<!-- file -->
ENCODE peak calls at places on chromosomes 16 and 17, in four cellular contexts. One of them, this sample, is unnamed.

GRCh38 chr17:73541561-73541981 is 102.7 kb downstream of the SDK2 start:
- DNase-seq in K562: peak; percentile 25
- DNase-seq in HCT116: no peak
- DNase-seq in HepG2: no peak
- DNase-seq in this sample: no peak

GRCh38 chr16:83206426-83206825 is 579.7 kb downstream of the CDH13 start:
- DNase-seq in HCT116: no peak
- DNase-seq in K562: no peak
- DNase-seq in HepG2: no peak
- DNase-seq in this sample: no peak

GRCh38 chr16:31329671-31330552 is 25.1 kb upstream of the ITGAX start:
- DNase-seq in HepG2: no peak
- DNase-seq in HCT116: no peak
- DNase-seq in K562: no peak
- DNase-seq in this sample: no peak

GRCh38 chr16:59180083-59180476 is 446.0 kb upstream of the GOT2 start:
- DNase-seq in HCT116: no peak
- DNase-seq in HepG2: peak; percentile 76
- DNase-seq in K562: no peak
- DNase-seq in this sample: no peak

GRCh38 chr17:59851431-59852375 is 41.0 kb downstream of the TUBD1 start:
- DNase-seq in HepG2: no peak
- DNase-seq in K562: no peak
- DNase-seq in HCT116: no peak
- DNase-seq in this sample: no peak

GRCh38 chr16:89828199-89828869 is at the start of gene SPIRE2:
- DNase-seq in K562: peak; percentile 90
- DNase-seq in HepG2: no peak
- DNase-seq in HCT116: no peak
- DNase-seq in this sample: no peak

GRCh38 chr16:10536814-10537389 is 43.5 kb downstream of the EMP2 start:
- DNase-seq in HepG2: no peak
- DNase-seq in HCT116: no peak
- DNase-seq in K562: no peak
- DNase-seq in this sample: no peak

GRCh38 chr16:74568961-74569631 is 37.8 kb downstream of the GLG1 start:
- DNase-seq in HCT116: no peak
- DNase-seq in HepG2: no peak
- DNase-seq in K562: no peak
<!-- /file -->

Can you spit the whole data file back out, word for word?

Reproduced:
ENCODE peak calls at places on chromosomes 16 and 17, in four cellular contexts. One of them, this sample, is unnamed.

GRCh38 chr17:73541561-73541981 is 102.7 kb downstream of the SDK2 start:
- DNase-seq in K562: peak; percentile 25
- DNase-seq in HCT116: no peak
- DNase-seq in HepG2: no peak
- DNase-seq in this sample: no peak

GRCh38 chr16:83206426-83206825 is 579.7 kb downstream of the CDH13 start:
- DNase-seq in HCT116: no peak
- DNase-seq in K562: no peak
- DNase-seq in HepG2: no peak
- DNase-seq in this sample: no peak

GRCh38 chr16:31329671-31330552 is 25.1 kb upstream of the ITGAX start:
- DNase-seq in HepG2: no peak
- DNase-seq in HCT116: no peak
- DNase-seq in K562: no peak
- DNase-seq in this sample: no peak

GRCh38 chr16:59180083-59180476 is 446.0 kb upstream of the GOT2 start:
- DNase-seq in HCT116: no peak
- DNase-seq in HepG2: peak; percentile 76
- DNase-seq in K562: no peak
- DNase-seq in this sample: no peak

GRCh38 chr17:59851431-59852375 is 41.0 kb downstream of the TUBD1 start:
- DNase-seq in HepG2: no peak
- DNase-seq in K562: no peak
- DNase-seq in HCT116: no peak
- DNase-seq in this sample: no peak

GRCh38 chr16:89828199-89828869 is at the start of gene SPIRE2:
- DNase-seq in K562: peak; percentile 90
- DNase-seq in HepG2: no peak
- DNase-seq in HCT116: no peak
- DNase-seq in this sample: no peak

GRCh38 chr16:10536814-10537389 is 43.5 kb downstream of the EMP2 start:
- DNase-seq in HepG2: no peak
- DNase-seq in HCT116: no peak
- DNase-seq in K562: no peak
- DNase-seq in this sample: no peak

GRCh38 chr16:74568961-74569631 is 37.8 kb downstream of the GLG1 start:
- DNase-seq in HCT116: no peak
- DNase-seq in HepG2: no peak
- DNase-seq in K562: no peak